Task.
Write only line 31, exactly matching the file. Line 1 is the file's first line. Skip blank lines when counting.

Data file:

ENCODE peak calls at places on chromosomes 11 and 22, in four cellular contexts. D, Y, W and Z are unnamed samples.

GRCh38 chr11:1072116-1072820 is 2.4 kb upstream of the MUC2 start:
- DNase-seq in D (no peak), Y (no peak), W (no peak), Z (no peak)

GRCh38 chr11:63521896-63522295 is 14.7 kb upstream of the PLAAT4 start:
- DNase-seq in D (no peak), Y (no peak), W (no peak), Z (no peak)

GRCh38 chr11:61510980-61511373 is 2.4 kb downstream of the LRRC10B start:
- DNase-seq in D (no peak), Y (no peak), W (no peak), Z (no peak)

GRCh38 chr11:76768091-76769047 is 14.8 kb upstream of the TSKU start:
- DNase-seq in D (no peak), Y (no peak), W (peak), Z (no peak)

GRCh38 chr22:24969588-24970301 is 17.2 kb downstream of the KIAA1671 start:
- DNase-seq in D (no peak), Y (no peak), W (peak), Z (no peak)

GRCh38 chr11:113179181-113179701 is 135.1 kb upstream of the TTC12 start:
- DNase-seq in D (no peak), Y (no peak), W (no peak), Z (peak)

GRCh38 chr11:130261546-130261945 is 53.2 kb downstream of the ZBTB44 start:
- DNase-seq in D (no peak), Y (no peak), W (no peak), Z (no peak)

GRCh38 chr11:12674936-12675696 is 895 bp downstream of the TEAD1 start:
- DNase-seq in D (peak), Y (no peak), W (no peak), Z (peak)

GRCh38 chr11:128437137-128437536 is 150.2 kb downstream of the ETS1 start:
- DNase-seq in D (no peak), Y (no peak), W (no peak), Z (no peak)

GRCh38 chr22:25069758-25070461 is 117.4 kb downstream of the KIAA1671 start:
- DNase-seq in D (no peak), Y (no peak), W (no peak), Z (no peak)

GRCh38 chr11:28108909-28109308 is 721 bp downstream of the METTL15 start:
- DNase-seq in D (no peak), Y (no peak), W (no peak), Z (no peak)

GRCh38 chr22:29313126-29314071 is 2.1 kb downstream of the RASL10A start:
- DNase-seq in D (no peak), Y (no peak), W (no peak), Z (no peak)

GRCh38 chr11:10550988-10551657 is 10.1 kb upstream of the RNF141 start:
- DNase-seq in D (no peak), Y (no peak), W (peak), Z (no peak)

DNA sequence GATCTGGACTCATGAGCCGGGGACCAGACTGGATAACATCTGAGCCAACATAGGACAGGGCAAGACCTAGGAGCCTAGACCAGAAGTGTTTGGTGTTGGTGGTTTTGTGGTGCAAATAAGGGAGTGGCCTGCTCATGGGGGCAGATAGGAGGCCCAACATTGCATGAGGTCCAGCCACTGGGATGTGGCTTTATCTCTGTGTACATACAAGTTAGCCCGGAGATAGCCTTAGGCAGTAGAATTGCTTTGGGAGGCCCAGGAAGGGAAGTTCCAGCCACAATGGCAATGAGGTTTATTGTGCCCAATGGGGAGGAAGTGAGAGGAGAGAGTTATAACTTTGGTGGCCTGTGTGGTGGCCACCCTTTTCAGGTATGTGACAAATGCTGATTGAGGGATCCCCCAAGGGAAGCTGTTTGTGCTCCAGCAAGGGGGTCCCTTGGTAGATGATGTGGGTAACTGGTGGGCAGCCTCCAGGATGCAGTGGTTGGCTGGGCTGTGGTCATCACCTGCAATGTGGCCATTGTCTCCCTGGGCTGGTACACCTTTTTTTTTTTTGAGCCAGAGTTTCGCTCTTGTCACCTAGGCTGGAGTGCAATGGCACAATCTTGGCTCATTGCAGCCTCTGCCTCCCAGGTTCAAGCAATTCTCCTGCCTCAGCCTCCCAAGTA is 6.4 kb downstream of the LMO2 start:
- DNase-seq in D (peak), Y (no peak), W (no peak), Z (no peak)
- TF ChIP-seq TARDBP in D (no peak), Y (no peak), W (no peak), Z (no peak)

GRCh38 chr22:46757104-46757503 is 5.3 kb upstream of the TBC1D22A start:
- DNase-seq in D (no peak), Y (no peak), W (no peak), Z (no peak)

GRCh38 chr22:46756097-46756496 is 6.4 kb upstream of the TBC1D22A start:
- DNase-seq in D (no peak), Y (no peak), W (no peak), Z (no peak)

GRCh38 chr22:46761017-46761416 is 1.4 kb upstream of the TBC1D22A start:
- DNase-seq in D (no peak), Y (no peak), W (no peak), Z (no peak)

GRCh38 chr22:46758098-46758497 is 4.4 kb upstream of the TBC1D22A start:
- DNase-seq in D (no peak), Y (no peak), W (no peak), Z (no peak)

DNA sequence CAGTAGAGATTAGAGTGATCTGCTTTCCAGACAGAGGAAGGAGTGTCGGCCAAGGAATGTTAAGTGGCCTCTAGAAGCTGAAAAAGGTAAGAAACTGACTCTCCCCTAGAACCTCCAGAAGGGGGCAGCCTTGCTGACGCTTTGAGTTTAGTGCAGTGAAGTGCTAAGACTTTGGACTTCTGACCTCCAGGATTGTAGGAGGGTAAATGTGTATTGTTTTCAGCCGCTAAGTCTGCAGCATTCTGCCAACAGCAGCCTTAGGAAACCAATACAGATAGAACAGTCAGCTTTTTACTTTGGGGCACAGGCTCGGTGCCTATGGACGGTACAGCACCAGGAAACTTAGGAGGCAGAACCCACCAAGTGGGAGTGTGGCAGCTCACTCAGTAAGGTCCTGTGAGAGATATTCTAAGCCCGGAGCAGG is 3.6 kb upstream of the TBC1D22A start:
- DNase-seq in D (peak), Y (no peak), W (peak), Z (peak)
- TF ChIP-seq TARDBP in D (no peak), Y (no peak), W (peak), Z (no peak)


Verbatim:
GRCh38 chr22:46757104-46757503 is 5.3 kb upstream of the TBC1D22A start: